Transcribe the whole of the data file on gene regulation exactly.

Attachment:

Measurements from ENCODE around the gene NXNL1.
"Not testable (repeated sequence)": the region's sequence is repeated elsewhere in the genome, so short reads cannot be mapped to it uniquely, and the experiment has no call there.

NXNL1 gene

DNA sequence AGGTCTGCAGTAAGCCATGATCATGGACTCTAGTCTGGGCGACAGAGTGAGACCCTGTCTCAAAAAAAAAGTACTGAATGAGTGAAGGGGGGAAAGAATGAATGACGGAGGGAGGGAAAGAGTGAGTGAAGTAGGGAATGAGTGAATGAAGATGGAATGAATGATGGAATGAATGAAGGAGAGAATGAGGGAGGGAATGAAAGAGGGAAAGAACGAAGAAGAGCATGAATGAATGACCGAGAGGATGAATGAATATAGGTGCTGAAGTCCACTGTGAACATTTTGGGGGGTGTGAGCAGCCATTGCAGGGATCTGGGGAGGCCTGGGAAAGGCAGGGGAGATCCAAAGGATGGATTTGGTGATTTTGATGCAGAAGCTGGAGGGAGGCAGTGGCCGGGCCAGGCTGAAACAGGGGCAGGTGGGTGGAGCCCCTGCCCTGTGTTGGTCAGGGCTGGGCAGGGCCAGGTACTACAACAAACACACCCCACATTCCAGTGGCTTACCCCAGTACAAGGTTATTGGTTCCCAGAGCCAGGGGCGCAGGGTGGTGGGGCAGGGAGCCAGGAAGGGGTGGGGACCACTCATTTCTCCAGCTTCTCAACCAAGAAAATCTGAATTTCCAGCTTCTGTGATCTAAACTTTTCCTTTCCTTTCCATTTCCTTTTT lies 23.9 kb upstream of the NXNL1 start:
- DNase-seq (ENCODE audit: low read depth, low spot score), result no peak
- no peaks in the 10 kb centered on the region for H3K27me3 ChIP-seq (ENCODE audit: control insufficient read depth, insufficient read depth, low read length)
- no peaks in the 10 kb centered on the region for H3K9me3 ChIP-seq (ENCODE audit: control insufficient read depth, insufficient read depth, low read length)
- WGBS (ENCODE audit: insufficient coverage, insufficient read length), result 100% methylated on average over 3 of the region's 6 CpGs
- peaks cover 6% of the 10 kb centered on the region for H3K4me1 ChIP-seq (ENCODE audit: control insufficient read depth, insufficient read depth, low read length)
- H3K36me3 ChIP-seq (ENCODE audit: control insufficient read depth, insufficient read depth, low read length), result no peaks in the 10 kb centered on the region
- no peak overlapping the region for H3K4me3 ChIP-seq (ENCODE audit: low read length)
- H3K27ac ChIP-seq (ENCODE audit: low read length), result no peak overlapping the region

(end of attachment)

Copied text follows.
Measurements from ENCODE around the gene NXNL1.
"Not testable (repeated sequence)": the region's sequence is repeated elsewhere in the genome, so short reads cannot be mapped to it uniquely, and the experiment has no call there.

NXNL1 gene

DNA sequence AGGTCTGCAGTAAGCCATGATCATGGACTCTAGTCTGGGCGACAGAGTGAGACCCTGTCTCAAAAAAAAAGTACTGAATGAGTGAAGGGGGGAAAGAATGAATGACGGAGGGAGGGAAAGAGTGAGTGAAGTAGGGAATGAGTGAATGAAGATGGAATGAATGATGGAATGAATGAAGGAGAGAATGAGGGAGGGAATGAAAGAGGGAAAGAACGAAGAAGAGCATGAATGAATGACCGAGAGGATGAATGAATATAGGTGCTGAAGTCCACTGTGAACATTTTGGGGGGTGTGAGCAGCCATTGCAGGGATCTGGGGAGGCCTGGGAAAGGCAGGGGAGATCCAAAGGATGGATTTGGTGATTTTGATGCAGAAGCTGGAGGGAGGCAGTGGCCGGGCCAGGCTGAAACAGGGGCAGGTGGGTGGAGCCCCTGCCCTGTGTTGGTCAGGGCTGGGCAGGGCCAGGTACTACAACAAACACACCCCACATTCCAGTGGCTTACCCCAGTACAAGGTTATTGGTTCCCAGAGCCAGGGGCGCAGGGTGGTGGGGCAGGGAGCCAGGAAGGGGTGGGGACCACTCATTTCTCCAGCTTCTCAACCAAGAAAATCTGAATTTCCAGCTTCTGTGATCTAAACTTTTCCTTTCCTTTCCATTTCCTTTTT lies 23.9 kb upstream of the NXNL1 start:
- DNase-seq (ENCODE audit: low read depth, low spot score), result no peak
- no peaks in the 10 kb centered on the region for H3K27me3 ChIP-seq (ENCODE audit: control insufficient read depth, insufficient read depth, low read length)
- no peaks in the 10 kb centered on the region for H3K9me3 ChIP-seq (ENCODE audit: control insufficient read depth, insufficient read depth, low read length)
- WGBS (ENCODE audit: insufficient coverage, insufficient read length), result 100% methylated on average over 3 of the region's 6 CpGs
- peaks cover 6% of the 10 kb centered on the region for H3K4me1 ChIP-seq (ENCODE audit: control insufficient read depth, insufficient read depth, low read length)
- H3K36me3 ChIP-seq (ENCODE audit: control insufficient read depth, insufficient read depth, low read length), result no peaks in the 10 kb centered on the region
- no peak overlapping the region for H3K4me3 ChIP-seq (ENCODE audit: low read length)
- H3K27ac ChIP-seq (ENCODE audit: low read length), result no peak overlapping the region